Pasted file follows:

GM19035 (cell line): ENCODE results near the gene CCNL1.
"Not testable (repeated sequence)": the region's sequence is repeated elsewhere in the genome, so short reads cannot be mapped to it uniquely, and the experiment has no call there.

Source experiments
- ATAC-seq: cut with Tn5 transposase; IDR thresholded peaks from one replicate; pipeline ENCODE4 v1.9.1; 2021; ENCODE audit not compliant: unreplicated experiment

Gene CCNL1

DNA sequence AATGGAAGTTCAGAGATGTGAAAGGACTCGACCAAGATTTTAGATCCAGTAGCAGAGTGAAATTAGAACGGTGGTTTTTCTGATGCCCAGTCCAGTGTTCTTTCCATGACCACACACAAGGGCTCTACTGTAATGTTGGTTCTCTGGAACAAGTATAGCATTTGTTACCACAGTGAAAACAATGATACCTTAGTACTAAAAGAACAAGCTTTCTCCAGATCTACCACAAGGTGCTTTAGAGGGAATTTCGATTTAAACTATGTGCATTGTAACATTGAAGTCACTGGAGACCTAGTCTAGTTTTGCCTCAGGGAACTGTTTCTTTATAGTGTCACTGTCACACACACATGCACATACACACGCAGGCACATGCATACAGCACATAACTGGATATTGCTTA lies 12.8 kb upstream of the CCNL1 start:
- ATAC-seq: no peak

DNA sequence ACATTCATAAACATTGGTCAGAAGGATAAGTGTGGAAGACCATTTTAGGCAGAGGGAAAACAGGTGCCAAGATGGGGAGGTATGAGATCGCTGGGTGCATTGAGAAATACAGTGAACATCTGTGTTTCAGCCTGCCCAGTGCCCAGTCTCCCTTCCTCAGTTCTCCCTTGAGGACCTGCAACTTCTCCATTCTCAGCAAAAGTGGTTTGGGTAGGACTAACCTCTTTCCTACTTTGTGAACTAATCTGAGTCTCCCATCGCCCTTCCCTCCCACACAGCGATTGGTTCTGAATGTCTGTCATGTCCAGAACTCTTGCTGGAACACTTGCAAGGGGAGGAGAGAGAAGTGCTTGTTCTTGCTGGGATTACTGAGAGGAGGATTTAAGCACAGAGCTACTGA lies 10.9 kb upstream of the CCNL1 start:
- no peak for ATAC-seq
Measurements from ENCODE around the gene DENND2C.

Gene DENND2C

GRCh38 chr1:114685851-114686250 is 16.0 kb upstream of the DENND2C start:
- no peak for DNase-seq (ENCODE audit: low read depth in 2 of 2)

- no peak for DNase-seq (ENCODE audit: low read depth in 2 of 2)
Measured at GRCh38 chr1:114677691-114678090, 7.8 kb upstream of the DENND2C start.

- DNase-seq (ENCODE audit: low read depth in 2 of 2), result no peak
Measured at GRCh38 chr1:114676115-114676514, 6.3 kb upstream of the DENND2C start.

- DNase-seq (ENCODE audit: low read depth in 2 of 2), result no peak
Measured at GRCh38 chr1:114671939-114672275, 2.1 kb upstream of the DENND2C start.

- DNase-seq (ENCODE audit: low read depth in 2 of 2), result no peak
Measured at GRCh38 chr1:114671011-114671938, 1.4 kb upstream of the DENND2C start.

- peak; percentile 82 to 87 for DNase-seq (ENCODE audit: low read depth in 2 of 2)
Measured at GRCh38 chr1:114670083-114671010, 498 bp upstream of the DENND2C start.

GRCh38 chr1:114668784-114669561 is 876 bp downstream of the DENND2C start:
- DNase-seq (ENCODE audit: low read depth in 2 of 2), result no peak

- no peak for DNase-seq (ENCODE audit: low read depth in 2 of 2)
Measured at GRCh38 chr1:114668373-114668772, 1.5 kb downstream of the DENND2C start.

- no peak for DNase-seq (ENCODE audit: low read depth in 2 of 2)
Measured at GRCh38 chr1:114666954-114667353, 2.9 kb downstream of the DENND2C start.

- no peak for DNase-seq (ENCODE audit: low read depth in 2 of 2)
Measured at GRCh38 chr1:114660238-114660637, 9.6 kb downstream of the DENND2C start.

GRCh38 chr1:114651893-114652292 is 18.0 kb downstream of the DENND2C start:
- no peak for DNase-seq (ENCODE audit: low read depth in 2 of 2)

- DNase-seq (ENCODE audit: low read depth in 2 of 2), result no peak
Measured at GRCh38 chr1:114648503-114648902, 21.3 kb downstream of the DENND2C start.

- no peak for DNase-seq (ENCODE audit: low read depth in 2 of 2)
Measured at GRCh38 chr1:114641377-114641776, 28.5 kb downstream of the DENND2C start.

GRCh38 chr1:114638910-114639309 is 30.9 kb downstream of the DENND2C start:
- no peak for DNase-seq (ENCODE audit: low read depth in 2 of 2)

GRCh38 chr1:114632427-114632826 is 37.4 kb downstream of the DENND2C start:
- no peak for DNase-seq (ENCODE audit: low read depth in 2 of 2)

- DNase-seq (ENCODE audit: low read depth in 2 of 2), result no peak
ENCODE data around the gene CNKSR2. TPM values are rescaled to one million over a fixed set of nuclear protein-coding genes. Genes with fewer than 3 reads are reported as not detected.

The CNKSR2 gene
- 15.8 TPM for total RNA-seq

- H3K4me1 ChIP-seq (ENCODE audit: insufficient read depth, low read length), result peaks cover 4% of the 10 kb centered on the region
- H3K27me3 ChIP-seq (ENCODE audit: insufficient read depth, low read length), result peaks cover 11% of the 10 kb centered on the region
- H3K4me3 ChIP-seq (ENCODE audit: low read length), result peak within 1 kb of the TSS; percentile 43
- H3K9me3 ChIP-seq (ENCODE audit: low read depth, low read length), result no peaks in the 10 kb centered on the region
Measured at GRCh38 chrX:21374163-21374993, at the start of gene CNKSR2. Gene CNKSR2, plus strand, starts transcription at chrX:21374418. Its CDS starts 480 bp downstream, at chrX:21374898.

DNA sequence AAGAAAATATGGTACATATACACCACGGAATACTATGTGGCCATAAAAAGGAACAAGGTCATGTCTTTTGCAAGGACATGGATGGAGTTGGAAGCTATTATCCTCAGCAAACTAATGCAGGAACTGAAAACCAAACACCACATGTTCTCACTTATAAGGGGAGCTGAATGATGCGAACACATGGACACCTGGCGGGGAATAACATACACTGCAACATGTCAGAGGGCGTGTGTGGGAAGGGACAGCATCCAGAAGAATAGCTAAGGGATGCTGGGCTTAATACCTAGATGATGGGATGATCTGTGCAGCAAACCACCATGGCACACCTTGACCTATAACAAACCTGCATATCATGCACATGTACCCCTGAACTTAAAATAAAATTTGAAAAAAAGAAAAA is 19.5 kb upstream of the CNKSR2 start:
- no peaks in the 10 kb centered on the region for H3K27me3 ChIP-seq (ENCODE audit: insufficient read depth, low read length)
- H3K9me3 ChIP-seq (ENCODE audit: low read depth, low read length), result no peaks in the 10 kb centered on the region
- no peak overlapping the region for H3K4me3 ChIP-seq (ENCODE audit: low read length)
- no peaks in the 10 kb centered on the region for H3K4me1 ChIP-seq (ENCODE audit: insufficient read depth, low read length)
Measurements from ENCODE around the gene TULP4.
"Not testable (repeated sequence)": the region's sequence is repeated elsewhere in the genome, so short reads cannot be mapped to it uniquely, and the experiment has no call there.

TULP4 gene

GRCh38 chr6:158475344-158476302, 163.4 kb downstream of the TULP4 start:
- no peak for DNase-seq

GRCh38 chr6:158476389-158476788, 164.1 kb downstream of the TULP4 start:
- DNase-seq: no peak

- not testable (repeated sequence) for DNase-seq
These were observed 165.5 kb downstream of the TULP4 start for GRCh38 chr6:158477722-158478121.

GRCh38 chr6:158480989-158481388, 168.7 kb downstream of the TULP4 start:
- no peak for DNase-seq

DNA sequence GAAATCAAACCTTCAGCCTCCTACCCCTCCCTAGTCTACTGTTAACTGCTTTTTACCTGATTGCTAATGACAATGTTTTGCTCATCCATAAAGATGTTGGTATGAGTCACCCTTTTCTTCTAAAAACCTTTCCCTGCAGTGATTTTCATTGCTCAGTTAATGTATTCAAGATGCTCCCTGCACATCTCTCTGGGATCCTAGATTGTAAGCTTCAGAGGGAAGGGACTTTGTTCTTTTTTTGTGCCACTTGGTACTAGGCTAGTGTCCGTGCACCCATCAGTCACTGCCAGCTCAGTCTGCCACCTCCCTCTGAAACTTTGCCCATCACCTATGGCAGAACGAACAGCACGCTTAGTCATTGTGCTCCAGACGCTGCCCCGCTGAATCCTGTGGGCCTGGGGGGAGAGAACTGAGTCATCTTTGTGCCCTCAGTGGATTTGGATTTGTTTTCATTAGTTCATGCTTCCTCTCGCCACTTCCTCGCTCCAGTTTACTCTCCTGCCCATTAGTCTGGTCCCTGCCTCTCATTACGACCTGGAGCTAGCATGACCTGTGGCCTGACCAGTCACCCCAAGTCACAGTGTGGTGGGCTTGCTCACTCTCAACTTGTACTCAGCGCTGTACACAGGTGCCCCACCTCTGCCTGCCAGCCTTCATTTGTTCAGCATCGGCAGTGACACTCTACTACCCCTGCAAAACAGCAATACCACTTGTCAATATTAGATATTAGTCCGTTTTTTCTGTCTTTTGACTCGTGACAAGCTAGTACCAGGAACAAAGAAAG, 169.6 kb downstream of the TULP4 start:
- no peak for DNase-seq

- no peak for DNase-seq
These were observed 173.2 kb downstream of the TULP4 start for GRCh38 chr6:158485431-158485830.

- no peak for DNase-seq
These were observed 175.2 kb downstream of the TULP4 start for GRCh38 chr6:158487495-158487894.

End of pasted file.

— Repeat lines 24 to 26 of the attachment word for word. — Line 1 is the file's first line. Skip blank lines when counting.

GRCh38 chr1:114668784-114669561 is 876 bp downstream of the DENND2C start:
- DNase-seq (ENCODE audit: low read depth in 2 of 2), result no peak

- no peak for DNase-seq (ENCODE audit: low read depth in 2 of 2)